WASHINGTON - Lawmakers increased their pressure yesterday on NASA's administrator for a more independent inquiry into the space shuttle disaster, saying the agency is too closely tied to the board it chose to investigate the accident.
Rep. Sherwood Boehlert, a New York Republican and chairman of the House Science Committee, told Sean O'Keefe, head of the National Aeronautics and Space Administration, that the investigative board's charter must be rewritten to specify that it is not bound by NASA's policies and timetables and that it is not dependent on the agency's staff or cooperation.
"The more I've read the board's charter, the more I've become convinced that it must be rewritten," Boehlert said as the committee began hearings into the Columbia disaster. "We all want the board to be independent not just in name but in fact."
But O'Keefe, appearing on Capitol Hill for the first time since the space shuttle disintegrated over Texas on Feb. 1, stopped short of promising changes to the investigative board, which is led by retired Navy Adm. Harold W. Gehman Jr.
"We will make changes in any way Admiral Gehman says is necessary," O'Keefe said under questioning.
O'Keefe has resisted calls for the creation of a presidential commission similar to the one that studied the explosion of the space shuttle Challenger in 1986.
O'Keefe said he had told Gehman that he could expand the board to include more outsiders if he saw fit, and he promised to consult with Gehman about potential changes to the board's charter.
"We need to go back and to soul-search on that to make sure that there is absolutely no way [the charter] can be misconstrued," O'Keefe said after the hearing, a joint session of the Senate Commerce, Science and Transportation Committee and the House Subcommittee on Space and Aeronautics.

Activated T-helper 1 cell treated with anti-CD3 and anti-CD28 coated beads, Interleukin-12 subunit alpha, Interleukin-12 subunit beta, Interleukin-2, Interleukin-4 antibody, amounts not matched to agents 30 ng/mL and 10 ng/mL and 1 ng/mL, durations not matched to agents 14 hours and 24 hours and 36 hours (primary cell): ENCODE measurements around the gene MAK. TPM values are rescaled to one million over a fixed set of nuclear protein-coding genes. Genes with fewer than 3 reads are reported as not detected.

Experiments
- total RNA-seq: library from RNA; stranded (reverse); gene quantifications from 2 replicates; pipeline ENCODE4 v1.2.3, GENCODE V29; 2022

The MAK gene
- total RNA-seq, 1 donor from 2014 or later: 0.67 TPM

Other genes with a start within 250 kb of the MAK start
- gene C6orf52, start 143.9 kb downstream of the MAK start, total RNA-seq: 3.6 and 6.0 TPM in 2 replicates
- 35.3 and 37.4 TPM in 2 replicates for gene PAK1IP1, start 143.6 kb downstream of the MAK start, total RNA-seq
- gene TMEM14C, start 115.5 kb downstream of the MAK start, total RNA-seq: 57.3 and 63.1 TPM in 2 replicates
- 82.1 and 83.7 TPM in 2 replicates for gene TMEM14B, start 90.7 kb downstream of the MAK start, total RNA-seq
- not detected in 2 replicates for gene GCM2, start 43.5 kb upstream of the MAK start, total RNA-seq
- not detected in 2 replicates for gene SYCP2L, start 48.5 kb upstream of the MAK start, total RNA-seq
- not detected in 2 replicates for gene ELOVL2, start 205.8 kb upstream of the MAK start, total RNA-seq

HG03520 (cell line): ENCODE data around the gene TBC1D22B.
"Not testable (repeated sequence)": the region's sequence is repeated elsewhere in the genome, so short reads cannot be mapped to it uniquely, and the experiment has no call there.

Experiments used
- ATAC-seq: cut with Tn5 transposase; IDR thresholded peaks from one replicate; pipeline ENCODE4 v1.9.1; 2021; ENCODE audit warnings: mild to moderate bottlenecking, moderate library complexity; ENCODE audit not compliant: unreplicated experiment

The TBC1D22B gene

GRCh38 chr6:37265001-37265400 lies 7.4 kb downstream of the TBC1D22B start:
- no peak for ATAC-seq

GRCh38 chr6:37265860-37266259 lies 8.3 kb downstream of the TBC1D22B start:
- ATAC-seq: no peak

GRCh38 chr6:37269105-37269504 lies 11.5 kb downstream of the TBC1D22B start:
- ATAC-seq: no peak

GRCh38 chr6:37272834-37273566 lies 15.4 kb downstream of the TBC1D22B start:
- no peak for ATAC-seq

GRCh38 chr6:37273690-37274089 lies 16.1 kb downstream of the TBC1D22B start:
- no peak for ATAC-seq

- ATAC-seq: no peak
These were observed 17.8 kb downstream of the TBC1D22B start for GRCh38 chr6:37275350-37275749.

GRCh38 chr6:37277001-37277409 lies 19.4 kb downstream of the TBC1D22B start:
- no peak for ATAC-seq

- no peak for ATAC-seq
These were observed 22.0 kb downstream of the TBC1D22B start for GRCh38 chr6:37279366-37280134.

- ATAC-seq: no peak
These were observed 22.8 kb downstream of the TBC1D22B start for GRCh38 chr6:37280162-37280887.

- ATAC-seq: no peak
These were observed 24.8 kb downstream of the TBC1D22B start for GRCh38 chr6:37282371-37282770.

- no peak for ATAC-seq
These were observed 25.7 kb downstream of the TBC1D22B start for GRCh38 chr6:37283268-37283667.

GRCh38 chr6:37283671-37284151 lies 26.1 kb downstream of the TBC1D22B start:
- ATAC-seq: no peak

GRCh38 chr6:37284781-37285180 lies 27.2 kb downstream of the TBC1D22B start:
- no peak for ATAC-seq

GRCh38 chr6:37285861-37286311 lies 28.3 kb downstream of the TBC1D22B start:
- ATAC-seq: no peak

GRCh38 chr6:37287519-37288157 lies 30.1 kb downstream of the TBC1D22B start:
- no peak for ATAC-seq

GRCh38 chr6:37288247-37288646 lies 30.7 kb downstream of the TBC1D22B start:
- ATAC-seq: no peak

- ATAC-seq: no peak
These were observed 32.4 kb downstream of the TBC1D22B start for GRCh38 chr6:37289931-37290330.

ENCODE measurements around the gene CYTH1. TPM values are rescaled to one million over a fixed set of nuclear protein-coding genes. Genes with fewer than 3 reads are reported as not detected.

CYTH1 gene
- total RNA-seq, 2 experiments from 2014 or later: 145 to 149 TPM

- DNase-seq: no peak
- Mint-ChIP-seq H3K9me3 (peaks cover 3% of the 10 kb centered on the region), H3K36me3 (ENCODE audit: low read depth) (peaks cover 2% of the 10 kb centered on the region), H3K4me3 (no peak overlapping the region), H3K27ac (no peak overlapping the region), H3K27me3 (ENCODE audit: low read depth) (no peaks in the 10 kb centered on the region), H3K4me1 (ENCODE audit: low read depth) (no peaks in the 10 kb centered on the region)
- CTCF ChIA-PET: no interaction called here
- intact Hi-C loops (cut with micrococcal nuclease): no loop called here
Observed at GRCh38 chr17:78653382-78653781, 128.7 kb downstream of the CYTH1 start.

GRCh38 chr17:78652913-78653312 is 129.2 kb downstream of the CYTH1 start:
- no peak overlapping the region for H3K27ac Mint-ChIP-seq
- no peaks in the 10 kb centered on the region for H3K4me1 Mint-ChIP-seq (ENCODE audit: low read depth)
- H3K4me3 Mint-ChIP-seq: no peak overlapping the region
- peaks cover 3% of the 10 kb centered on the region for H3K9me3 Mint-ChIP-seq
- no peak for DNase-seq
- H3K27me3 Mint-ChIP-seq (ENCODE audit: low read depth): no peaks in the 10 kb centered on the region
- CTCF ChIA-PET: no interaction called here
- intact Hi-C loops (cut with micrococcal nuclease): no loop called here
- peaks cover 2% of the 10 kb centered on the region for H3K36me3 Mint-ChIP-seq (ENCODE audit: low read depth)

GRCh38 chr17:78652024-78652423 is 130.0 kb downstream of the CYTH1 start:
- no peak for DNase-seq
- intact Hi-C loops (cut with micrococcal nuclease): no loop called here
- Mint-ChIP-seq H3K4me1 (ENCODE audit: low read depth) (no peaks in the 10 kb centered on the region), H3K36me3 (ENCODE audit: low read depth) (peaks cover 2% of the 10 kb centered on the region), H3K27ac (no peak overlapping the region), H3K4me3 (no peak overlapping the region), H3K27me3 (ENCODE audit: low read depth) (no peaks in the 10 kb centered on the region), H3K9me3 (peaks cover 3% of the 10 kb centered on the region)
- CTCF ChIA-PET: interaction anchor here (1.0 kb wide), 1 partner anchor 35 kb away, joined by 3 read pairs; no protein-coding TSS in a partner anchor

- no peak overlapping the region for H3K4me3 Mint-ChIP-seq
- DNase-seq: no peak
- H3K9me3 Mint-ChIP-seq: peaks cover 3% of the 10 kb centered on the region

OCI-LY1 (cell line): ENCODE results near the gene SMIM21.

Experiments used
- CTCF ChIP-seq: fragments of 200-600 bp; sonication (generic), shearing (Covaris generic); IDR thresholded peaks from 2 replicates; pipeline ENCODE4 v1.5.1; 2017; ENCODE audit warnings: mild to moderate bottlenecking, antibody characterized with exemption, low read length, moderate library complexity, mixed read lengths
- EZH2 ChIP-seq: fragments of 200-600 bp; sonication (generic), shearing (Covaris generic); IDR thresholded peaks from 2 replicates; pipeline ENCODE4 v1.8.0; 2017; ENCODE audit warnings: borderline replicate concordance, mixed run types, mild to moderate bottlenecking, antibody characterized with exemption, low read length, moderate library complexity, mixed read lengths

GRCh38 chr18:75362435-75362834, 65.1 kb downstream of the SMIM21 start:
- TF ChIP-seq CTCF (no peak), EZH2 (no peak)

Several Democrats from both chambers expressed concerns that NASA would exercise too much influence over the board's investigation.
"Mr. O'Keefe," said Rep. Bart Gordon of Tennessee, the senior Democrat on the subcommittee, "I'm afraid this won't pass anybody's smell test."
Sen. Byron L. Dorgan, a North Dakota Democrat, said a presidential commission should be convened, as in the case of the Challenger explosion.
"In almost any situation of this type," Dorgan said, "an agency can't effectively investigate itself."
Congressional aides said they have been talking to Gehman about amending the charter and expect revisions to ensure the panel's independence. Gehman and the other board members could not be reached for comment yesterday, a NASA spokesman said.
Speaking to reporters on Tuesday, Gehman sounded confident that his board is as independent as it needs to be.
"We're going to work just as hard, just as fast, put just as many days in. We're going to get just as much cooperation from everybody involved, no matter who signed our charter," he said.
Also at yesterday's hearing on Capitol Hill, O'Keefe defended NASA's conclusion during Columbia's 16-day mission that possible damage to the shuttle's thermal tiles had not harmed the orbiter in a way that would cause a catastrophe during re-entry.
The day after the launch, NASA engineers reviewing footage of the takeoff noted that a piece of insulating foam appeared to fall off the external fuel tank and strike the shuttle's left wing, possibly damaging protective tiles on the shuttle's underside.
NASA convened a panel to determine whether the incident could pose a risk to the shuttle; its members concluded that it would not. That conclusion has been called into question in light of Columbia's disintigration upon its descent.
"There were no abnormalities that would suggest that problem until 8:53 a.m. on Feb. 1," six minutes before NASA lost communications with Columbia, O'Keefe said. "All the information we have now ... suggests no abnormalities that would have pointed in that direction at all."